I'm sure everyone will agree that they sound similar enough to their own counterparts to be interchangeable. If there are no tangible rules that separate their usage, what are some tips to spot their proper usage situations? Also, why does such distinction exist in the first place?
In the modern Seoul dialect, these are audibly "indistinguishable." I put that in quotations, since there is controversy over this. But, I believe that some dialects still distinguish them in an actually meaningful way. Not being an expert on southern 사투리, I cannot authoritatively comment on this, however it is my understanding that certain dialects certainly have distinct sounds for these pairs. This is evidence of there actually being a difference at one point, hence the distinction existing in the "first place." (Languages evolve of course).
Consider English for a moment. Do we really need the letter C? Every sound C makes can be replaced with a K or an S. Or take Q as another example. The mesh 'kw' provides a very nice replacement for Q. But we retain its use in English.
It could be argued that it is the same sort of thing for ㅐ, ㅒ as opposed to ㅔ,ㅖ. These letters are retained because they are still used. It is sort of circular logic to say that, but keep in mind that most languages are not changed for the sake of simplicity of spelling rules.
Furthermore, I met many Koreans that could not hear the difference between the words "play" and "pray." Words like "clown" and "crown" also sometimes gave them issues. But native speakers of English do not usually have these issues of auditory distinction. Even if non-natives cannot distinguish the sounds, native English speakers can tell the difference. Hence the reason we actually retain the use of R and L in English.
Based on everything I know about hanja and Korean linguistics, no Sino-Korean (Chinese character based) word uses the letter ㅒ.
I have seen 얘 used as a shortened form of 아이 (child), as in "얘들아" (hey kids!)
I believe that technically, 애 is pronounce with the mouth and throat more open (or "spread out" ["입을 벌리는 정도가 더 큽니다"], as dotVezz's link in the comments suggests). I have seen some people transcribe 애 as /ɛ/ as in "Larry" or "fairy" and 에 as /e/ as in "pest" or "men."
Not being a pure linguist, I am not going to try to delve into every little detail of the IPA transcription of the "true" pronunciation of these letters. Whether they want to admit it officially or not, Koreans under age 60 (especially those in Seoul) say 애 and 에 (and sometimes 예) pretty much identically. It is the whole "marry-merry-Mary" issue. English linguistics professors may say these differently, but we normal folk all say them pretty much identically.
Just be careful if you go to a restaurant and ask for "gey-gogi:" You might get 개고기 (Dog meat, which is quite good!), 게고기 (crab meat), or 계고기 (meat of the....lineage (?)...).
As a native Korean speaker, I use them based on my knowledge of grammar or rules or whatever you want to call it, rather than their sound.
It's because I totally agree that they are ALMOST completely indistinguishable by sound. For me, this can be compared to knowing the following difference:
I WRITE my journal everyday.
How would you know when to say RIGHT as opposed to WRITE while they sound so similar? They have different meaning, so you know when to use which.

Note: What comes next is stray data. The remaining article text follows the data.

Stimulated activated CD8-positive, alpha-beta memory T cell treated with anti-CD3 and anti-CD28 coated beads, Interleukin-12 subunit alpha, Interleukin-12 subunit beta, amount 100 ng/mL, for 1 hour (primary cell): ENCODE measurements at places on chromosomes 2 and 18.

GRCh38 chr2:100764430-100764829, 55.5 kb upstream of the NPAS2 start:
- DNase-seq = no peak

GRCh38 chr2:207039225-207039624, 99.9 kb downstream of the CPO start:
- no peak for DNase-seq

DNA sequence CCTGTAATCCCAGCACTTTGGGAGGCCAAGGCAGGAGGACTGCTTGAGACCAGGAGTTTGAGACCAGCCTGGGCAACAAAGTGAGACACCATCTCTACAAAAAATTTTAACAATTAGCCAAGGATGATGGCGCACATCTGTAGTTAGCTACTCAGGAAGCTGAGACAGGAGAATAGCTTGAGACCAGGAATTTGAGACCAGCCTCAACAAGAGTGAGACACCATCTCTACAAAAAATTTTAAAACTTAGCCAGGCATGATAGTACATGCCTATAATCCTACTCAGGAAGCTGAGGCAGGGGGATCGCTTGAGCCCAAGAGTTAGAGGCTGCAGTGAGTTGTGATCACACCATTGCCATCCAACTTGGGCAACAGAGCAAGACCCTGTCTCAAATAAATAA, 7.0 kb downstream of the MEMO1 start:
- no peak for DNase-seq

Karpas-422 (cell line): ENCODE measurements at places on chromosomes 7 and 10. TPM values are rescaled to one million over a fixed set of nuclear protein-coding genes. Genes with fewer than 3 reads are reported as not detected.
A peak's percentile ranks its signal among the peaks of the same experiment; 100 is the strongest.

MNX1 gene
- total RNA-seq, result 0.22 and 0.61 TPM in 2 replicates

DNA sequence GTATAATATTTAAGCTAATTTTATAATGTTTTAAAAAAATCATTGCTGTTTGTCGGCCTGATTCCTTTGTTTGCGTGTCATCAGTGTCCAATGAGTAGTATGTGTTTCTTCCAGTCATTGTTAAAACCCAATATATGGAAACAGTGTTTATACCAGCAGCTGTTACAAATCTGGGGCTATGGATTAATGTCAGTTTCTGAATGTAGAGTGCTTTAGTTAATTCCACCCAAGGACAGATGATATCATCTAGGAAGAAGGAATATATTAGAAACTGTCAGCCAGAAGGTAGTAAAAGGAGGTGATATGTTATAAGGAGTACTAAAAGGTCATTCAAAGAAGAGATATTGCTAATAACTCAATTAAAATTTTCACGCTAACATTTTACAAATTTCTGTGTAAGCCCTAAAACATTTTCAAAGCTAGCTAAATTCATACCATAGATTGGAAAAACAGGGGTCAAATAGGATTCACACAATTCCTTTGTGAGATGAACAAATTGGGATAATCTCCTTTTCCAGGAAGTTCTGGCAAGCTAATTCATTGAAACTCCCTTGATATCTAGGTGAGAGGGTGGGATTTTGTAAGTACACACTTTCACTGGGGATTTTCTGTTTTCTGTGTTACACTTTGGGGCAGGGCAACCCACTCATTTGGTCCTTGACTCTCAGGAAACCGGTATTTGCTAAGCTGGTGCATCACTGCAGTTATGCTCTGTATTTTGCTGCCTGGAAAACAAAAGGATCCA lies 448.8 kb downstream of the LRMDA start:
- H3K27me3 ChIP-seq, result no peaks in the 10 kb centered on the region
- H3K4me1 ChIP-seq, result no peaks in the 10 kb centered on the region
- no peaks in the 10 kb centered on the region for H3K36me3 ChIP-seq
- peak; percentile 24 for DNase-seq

Similarly, you would know when to use ㅔ/ㅖ or ㅐ/ㅒ because they have different places to be. It's more of a SPELLING or GRAMMAR issue rather than something that can be distinguished by their "supposed" sound differences.
For your question about why there is such a thing, I would say that languages are never perfect.
This would be like the question I used to have when I was learning English. I never understood why English would care so much about Singular or Plural nouns while the rules are so vague to be even called a rule, let alone vowel pronunciation. (If you disagree, I suggest you check out these words: fish, food, sheep, deer etc.)
I memorized them first and got used to them now. I got used to them so much that they just feel natural to me. And this is how I use ㅔ/ㅖ, ㅐ/ㅒ, too. I just got too used to them.
ㅐ and ㅔ are indistinguishable in normal conversation, and there is no need to distinguish it in a normal conversation. We understand using 'context' just like other languages.
Sometimes, you need to distinguish it when spelling names. In that situation, we say ㅏㅣ for ㅐ, and ㅓㅣ for ㅔ just to distinguish them.
However, there is a difference in theory.
We call the smallest unit of sound 음운(phoneme).
Then 음운 can be divided into 모음(vowel) and 자음(consonant).
(To be accurate, 본절 음운 can be divided into those two. Not going to go into details. The sentence above is still correct)
Then again 모음 can be divided into 단모음 and 이중 모음
단모음 is a vowel(모음) that doesn't change the position of your tongue or mouth while pronouncing it.
On the other hand, 이중 모음 is a vowel(모음) that changes the position of your tongue or mouth while pronouncing it.
Here is a table of 단모음
Now this is a map of 모음.
the quadrilateral shows where (or how) the tongue is when saying those vowels.
For example, ㅜ is said with your highest position of your tongue in the back and your tongue will be high with your mouth only slightly open. (also using the table above, you can find out that the shape of your mouth is round because ㅜ is 원순 모음)
Therefore, in theory, ㅔ and ㅐ are both pronounced with your highest position of your tongue in the front, the shape of your mouth not round. The only difference is that ㅔ is said with your tongue in the middle height, while ㅐ is said with your tongue low with your mouth more open.